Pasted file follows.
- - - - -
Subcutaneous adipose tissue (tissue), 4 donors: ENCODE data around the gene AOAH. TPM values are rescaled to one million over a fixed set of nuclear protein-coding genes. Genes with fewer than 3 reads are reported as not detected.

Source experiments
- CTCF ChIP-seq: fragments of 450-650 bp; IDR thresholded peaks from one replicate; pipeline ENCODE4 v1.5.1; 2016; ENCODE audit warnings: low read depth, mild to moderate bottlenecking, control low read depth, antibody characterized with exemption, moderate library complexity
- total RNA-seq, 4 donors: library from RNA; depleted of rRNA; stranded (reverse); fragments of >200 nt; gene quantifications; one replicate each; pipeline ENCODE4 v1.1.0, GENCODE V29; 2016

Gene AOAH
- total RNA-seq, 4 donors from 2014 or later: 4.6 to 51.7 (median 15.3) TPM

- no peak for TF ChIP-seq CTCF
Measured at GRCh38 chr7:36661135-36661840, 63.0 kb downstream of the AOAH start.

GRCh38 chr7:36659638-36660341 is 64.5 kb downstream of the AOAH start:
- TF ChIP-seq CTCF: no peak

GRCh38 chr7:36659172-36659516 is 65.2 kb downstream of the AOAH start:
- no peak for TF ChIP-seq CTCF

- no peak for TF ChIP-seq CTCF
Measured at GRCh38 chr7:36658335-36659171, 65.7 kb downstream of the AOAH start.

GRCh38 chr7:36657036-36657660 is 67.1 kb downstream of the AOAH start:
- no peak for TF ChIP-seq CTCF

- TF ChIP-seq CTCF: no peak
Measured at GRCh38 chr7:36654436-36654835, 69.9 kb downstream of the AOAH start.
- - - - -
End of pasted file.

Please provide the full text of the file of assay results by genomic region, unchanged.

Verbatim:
Subcutaneous adipose tissue (tissue), 4 donors: ENCODE data around the gene AOAH. TPM values are rescaled to one million over a fixed set of nuclear protein-coding genes. Genes with fewer than 3 reads are reported as not detected.

Source experiments
- CTCF ChIP-seq: fragments of 450-650 bp; IDR thresholded peaks from one replicate; pipeline ENCODE4 v1.5.1; 2016; ENCODE audit warnings: low read depth, mild to moderate bottlenecking, control low read depth, antibody characterized with exemption, moderate library complexity
- total RNA-seq, 4 donors: library from RNA; depleted of rRNA; stranded (reverse); fragments of >200 nt; gene quantifications; one replicate each; pipeline ENCODE4 v1.1.0, GENCODE V29; 2016

Gene AOAH
- total RNA-seq, 4 donors from 2014 or later: 4.6 to 51.7 (median 15.3) TPM

- no peak for TF ChIP-seq CTCF
Measured at GRCh38 chr7:36661135-36661840, 63.0 kb downstream of the AOAH start.

GRCh38 chr7:36659638-36660341 is 64.5 kb downstream of the AOAH start:
- TF ChIP-seq CTCF: no peak

GRCh38 chr7:36659172-36659516 is 65.2 kb downstream of the AOAH start:
- no peak for TF ChIP-seq CTCF

- no peak for TF ChIP-seq CTCF
Measured at GRCh38 chr7:36658335-36659171, 65.7 kb downstream of the AOAH start.

GRCh38 chr7:36657036-36657660 is 67.1 kb downstream of the AOAH start:
- no peak for TF ChIP-seq CTCF

- TF ChIP-seq CTCF: no peak
Measured at GRCh38 chr7:36654436-36654835, 69.9 kb downstream of the AOAH start.